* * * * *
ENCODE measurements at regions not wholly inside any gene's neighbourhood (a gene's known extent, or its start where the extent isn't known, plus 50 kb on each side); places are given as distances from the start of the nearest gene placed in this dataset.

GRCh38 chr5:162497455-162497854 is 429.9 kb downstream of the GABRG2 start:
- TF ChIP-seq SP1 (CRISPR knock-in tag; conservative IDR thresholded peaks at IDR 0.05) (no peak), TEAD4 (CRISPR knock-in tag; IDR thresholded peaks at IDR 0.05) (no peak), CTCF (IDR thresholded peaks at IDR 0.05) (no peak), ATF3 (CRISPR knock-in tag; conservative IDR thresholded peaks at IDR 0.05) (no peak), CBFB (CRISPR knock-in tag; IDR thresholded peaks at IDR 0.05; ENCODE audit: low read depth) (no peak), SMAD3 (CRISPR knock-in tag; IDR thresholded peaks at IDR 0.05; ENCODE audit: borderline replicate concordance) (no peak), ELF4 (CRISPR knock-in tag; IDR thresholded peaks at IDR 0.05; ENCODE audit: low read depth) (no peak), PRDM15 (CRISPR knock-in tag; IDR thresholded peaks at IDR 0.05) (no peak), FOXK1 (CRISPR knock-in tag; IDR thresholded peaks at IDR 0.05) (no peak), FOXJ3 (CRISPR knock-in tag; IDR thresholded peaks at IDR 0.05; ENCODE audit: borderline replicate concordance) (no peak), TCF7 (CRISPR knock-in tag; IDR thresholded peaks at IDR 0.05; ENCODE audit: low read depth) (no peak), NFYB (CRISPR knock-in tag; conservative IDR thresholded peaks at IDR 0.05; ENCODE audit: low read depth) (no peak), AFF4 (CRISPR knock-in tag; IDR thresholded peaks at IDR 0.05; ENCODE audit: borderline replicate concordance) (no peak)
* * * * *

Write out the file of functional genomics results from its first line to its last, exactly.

ENCODE measurements at regions not wholly inside any gene's neighbourhood (a gene's known extent, or its start where the extent isn't known, plus 50 kb on each side); places are given as distances from the start of the nearest gene placed in this dataset.

GRCh38 chr5:162497455-162497854 is 429.9 kb downstream of the GABRG2 start:
- TF ChIP-seq SP1 (CRISPR knock-in tag; conservative IDR thresholded peaks at IDR 0.05) (no peak), TEAD4 (CRISPR knock-in tag; IDR thresholded peaks at IDR 0.05) (no peak), CTCF (IDR thresholded peaks at IDR 0.05) (no peak), ATF3 (CRISPR knock-in tag; conservative IDR thresholded peaks at IDR 0.05) (no peak), CBFB (CRISPR knock-in tag; IDR thresholded peaks at IDR 0.05; ENCODE audit: low read depth) (no peak), SMAD3 (CRISPR knock-in tag; IDR thresholded peaks at IDR 0.05; ENCODE audit: borderline replicate concordance) (no peak), ELF4 (CRISPR knock-in tag; IDR thresholded peaks at IDR 0.05; ENCODE audit: low read depth) (no peak), PRDM15 (CRISPR knock-in tag; IDR thresholded peaks at IDR 0.05) (no peak), FOXK1 (CRISPR knock-in tag; IDR thresholded peaks at IDR 0.05) (no peak), FOXJ3 (CRISPR knock-in tag; IDR thresholded peaks at IDR 0.05; ENCODE audit: borderline replicate concordance) (no peak), TCF7 (CRISPR knock-in tag; IDR thresholded peaks at IDR 0.05; ENCODE audit: low read depth) (no peak), NFYB (CRISPR knock-in tag; conservative IDR thresholded peaks at IDR 0.05; ENCODE audit: low read depth) (no peak), AFF4 (CRISPR knock-in tag; IDR thresholded peaks at IDR 0.05; ENCODE audit: borderline replicate concordance) (no peak)